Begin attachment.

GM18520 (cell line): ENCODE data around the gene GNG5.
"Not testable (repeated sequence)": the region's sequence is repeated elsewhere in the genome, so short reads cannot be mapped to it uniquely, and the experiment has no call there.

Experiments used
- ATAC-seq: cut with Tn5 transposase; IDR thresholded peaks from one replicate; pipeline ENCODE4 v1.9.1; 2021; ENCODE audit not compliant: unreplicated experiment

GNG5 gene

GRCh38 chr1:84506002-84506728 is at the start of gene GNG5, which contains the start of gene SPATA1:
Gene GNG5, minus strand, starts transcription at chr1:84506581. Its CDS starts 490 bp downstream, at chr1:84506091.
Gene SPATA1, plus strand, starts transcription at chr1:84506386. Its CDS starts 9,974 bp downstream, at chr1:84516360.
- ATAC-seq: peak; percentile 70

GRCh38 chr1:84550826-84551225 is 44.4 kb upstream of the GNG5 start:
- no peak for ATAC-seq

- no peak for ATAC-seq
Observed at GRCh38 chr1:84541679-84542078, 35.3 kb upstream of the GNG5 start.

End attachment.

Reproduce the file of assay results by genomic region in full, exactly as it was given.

GM18520 (cell line): ENCODE data around the gene GNG5.
"Not testable (repeated sequence)": the region's sequence is repeated elsewhere in the genome, so short reads cannot be mapped to it uniquely, and the experiment has no call there.

Experiments used
- ATAC-seq: cut with Tn5 transposase; IDR thresholded peaks from one replicate; pipeline ENCODE4 v1.9.1; 2021; ENCODE audit not compliant: unreplicated experiment

GNG5 gene

GRCh38 chr1:84506002-84506728 is at the start of gene GNG5, which contains the start of gene SPATA1:
Gene GNG5, minus strand, starts transcription at chr1:84506581. Its CDS starts 490 bp downstream, at chr1:84506091.
Gene SPATA1, plus strand, starts transcription at chr1:84506386. Its CDS starts 9,974 bp downstream, at chr1:84516360.
- ATAC-seq: peak; percentile 70

GRCh38 chr1:84550826-84551225 is 44.4 kb upstream of the GNG5 start:
- no peak for ATAC-seq

- no peak for ATAC-seq
Observed at GRCh38 chr1:84541679-84542078, 35.3 kb upstream of the GNG5 start.